Itami cut him off, hitting the falcon arrow for 2 before some insane ugliness turned the tide, with Ali diving onto Itami in a rather painful looking high spot. Ali wouldn't relent from there either, following up with an 054 on the apron as the crowd lost its mind. Frustratingly though, that was the end of the match, as we got a double count-out in a finish that frankly, made sense. This was a strong main event with neat storytelling based on their past match but I must say, I had some gripes.

For all of his immense selling and babyface fire, I do wish that Ali’s offense felt more suited to that presentation. A little more grit and a slightly less flash would be ideal for me personally. He remains tremendous though and even if I find Itami’s pacing a little flat at times, his heel work is strong and these two are a good clash personality wise. This is a cool programme and whilst I think their best work is yet to come, this was an enjoyable effort for sure.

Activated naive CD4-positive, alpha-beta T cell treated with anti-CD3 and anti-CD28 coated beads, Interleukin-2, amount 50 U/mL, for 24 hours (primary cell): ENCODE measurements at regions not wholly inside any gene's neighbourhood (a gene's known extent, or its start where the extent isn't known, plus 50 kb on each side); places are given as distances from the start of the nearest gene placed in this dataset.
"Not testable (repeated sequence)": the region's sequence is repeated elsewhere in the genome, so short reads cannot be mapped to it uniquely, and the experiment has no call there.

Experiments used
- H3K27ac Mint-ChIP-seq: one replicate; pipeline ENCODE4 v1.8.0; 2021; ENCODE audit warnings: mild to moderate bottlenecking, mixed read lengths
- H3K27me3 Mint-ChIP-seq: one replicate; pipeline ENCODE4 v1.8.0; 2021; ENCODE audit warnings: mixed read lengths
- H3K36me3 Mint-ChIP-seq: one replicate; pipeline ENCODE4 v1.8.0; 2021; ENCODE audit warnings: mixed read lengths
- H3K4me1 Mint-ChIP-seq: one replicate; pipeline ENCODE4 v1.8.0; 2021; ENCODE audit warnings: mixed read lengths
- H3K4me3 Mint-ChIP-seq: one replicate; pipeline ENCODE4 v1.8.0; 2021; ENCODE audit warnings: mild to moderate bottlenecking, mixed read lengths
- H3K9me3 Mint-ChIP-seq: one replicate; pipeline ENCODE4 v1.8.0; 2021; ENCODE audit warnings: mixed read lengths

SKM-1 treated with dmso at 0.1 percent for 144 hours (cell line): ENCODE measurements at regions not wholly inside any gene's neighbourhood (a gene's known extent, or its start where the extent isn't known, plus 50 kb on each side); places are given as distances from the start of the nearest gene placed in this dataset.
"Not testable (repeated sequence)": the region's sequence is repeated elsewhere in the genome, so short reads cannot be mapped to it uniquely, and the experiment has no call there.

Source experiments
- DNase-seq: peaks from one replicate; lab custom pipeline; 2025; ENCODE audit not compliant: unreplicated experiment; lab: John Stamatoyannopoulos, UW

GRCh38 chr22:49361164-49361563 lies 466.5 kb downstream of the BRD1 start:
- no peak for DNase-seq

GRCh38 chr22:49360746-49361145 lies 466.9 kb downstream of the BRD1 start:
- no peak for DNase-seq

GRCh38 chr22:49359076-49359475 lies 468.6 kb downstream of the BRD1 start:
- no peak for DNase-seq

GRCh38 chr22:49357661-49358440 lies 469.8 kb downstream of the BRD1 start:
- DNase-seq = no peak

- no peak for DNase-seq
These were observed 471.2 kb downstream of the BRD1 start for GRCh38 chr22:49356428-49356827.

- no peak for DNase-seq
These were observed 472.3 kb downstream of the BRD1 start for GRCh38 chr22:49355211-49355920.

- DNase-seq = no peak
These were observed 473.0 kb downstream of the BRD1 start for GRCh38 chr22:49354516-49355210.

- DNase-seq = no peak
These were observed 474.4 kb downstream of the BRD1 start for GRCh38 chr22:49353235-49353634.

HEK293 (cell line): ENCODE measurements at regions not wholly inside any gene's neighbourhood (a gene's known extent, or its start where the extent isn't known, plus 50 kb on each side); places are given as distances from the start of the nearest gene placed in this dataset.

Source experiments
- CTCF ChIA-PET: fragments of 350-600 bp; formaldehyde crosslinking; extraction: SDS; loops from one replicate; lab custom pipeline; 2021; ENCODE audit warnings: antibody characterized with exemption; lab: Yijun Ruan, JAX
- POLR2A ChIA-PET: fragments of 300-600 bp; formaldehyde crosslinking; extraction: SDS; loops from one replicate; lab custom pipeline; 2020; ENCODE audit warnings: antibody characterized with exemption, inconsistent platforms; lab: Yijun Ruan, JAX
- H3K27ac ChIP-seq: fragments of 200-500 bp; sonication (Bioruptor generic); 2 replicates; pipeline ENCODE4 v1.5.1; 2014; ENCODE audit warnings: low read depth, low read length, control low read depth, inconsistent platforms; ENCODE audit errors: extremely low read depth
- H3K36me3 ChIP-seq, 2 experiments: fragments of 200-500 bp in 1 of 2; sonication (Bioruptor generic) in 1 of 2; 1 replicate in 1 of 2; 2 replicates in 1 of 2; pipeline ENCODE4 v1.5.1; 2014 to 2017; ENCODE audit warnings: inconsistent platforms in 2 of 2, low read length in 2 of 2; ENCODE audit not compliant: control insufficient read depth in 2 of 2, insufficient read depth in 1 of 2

Grade: B+

Final Thoughts

Last week’s 205 Live main event set a hard standard to follow but nonetheless, this was another strong showing for the Cruiserweight division. At only 43 minutes, this episode featured a fun opener and a very good main event, leaving very little to complain about overall. There was nothing quite elite enough to catapult this into the next level but if that’s the only critique, I think it’s fair to say that this was a rather strong outing.

Grade: B+